Ai Weiwei, Circle Fence, 2017. Powder coated mild steel, polypropylene netting. Courtesy of the artist. Photo: Timothy Schenck, Courtesy Public Art Fund, NY
The logistical details of Good Fences Make Good Neighbors are of a magnitude that gives serious pause; this is a vast and, literally, exhaustive undertaking. The actual experience of the artworks as installed is more refreshing—albeit inconsistent. At the World's Fair Unisphere behind the Queens Museum in Flushing, the artist riffs on the fence with a winsome interactive installation, Circle Fence, composed of a 1,000-foot hammock that completely encircles the landmark metal globe. The sculpture, made of mesh hammock fabric connected by dozens of metal stanchions, provides visitors with endless opportunities to recline and Instagram.
Gilded Cage, another large sculpture on the southeast corner of Central Park, is essentially a human-sized metal birdcage enclosing old-school "metal tooth" security turnstiles of the kind still found in NYC subway stations. Of the work's golden surface, Ai claims, with implied sarcasm, "I made the sculpture gold to please [Trump]—it's very friendly." But while it may do our leader right, the sculpture feels contrived. Along with the installations, Ai is displaying 98 of his own documentary images detailing his "research" at refugee camps, including the Shariya Camp in Iraq. These images and portraits appear across the five boroughs on bus shelters, lamppost banners and kiosks. And in a few days, the artist's new documentary on the refugee crisis, Human Flow, will open in New York and Washington, D.C.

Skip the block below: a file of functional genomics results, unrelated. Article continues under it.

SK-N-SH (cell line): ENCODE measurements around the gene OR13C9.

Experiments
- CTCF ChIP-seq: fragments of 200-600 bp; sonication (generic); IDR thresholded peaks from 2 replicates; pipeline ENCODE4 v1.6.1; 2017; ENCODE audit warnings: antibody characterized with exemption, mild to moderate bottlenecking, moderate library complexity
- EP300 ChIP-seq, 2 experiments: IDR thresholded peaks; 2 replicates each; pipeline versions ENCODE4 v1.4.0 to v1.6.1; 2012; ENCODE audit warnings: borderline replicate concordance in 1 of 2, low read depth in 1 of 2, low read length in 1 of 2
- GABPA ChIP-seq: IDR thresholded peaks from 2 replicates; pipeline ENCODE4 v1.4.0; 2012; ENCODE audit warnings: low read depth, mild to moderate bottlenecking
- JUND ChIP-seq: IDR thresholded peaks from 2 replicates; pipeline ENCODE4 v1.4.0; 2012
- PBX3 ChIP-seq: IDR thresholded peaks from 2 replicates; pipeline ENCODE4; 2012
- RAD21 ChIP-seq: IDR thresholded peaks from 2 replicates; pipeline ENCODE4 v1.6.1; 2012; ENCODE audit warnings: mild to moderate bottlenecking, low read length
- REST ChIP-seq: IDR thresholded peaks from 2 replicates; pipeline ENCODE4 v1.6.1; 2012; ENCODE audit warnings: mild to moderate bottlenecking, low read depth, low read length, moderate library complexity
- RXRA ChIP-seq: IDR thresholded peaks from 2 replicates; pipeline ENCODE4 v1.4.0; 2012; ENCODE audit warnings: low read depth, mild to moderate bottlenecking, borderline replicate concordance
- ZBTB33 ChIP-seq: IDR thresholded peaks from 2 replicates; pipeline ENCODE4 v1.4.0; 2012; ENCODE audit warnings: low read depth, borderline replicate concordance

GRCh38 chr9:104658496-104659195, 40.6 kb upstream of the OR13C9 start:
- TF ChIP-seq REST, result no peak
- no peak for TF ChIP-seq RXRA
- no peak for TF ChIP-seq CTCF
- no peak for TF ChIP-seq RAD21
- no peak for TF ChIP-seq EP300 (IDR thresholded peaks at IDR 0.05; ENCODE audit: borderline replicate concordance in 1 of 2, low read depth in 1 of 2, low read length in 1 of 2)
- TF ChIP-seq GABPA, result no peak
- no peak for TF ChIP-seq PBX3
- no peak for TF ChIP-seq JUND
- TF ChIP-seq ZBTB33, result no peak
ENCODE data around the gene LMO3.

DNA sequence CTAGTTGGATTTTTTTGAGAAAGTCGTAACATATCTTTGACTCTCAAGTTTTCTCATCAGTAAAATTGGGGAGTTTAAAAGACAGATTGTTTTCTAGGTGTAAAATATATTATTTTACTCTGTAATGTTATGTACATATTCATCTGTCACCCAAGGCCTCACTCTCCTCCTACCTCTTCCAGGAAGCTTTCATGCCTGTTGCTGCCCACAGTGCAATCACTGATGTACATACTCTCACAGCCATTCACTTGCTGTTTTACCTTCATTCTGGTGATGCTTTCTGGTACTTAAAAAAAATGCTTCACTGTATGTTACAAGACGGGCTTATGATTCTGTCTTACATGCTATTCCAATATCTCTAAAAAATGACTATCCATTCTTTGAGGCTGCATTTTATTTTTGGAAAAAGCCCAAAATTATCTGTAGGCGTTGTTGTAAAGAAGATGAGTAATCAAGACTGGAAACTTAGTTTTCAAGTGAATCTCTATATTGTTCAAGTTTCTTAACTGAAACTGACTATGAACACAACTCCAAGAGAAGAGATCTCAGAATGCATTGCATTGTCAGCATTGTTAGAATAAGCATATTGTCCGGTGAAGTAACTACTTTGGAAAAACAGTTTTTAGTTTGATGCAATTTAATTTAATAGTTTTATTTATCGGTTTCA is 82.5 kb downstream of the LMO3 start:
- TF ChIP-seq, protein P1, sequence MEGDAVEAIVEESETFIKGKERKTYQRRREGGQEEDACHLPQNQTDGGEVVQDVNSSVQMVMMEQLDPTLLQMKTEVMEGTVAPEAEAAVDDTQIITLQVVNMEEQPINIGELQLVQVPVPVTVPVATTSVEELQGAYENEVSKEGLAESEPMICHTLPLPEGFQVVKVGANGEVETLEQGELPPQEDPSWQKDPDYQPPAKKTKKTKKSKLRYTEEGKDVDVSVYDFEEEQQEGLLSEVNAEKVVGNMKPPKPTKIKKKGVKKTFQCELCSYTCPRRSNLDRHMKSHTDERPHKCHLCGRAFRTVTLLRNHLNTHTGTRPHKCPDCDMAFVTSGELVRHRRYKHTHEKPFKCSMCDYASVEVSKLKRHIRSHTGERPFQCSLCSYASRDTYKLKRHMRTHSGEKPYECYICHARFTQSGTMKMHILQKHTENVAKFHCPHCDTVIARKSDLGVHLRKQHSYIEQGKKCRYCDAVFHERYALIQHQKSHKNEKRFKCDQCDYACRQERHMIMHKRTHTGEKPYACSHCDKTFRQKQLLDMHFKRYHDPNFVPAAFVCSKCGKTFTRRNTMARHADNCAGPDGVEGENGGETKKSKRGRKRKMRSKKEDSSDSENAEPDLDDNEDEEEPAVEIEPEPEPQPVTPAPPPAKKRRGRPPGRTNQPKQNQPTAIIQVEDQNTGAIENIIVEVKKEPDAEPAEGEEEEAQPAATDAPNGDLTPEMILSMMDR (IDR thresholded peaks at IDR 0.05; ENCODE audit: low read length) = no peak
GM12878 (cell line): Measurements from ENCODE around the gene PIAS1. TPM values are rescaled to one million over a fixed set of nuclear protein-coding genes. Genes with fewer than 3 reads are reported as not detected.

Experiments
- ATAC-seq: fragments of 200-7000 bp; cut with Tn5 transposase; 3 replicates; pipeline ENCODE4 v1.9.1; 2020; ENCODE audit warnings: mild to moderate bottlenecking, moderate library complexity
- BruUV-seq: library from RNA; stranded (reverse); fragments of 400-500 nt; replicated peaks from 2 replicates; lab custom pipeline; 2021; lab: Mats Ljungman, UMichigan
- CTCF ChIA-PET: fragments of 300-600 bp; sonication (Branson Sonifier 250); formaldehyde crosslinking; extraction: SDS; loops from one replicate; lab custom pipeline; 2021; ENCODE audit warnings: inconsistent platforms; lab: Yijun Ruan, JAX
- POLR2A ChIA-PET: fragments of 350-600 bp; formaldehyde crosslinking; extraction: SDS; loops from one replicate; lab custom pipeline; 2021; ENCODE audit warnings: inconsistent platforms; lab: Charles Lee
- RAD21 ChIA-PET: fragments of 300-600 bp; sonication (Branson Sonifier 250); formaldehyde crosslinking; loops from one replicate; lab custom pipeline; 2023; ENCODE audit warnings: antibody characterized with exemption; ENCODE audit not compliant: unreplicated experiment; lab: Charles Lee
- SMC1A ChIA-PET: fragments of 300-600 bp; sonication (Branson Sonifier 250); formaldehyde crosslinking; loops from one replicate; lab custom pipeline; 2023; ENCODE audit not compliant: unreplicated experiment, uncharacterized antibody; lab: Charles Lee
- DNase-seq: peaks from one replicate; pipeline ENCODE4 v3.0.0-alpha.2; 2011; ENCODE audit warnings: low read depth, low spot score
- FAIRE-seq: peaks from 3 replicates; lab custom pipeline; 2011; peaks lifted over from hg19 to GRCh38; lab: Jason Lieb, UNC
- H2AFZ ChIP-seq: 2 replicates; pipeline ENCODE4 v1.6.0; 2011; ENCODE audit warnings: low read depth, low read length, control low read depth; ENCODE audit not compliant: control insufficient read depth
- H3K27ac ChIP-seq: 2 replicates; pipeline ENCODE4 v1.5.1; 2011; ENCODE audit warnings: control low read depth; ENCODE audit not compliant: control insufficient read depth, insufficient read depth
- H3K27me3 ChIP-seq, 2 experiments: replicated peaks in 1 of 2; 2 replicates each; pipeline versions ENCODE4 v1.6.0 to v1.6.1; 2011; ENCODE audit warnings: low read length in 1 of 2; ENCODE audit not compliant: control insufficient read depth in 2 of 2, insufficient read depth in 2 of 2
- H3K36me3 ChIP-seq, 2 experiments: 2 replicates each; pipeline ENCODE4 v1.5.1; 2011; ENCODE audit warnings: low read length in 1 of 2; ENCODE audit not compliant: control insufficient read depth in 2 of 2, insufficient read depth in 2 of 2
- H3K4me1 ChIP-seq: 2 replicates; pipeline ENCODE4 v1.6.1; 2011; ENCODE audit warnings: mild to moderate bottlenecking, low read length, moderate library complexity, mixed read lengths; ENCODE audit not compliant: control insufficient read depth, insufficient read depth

Ai Weiwei, Gilded Cage, 2017. Mild steel, paint. Courtesy of Ai Weiwei Studio/ Frahm & Frahm. Photo: Ai Weiwei Studio, Courtesy Public Art Fund, NY 
Ai's is the type of artwork that has recently become, in a certain sense, beyond criticism, because its content is human suffering itself. Whether or not one questions the artist's sincerity—and many have—the exhibition signals an acutely didactic emphasis, one particularly notable in an artist demonstrably capable of subtle poetic nuance. For example, his June 1994 photograph of artist Lu Qing lifting her skirt to expose her white panties at the gate of the Forbidden City on the fifth anniversary of the Tiananmen demonstrations is a work that expresses politics with wit and sensuality. And the artist's more recent exhibition at Deitch Projects in New York, Laundromat—wherein he displayed the belongings of 15,000 evicted Syrian refugees—delivered "show don't tell" refinement. Clearly the nature of public political art now is that the "message" must be more immediately readable to a large audience. If that's the case, Good Fences Make Good Neighbors succeeds—though it's a lengthy read, and rendered in bold type.
Aimee Walleston is a New York-based essayist and editor. Good Fences Make Good Neighbors, presented by Public Art Fund, is on view at various locations in New York City through February 11, 2018.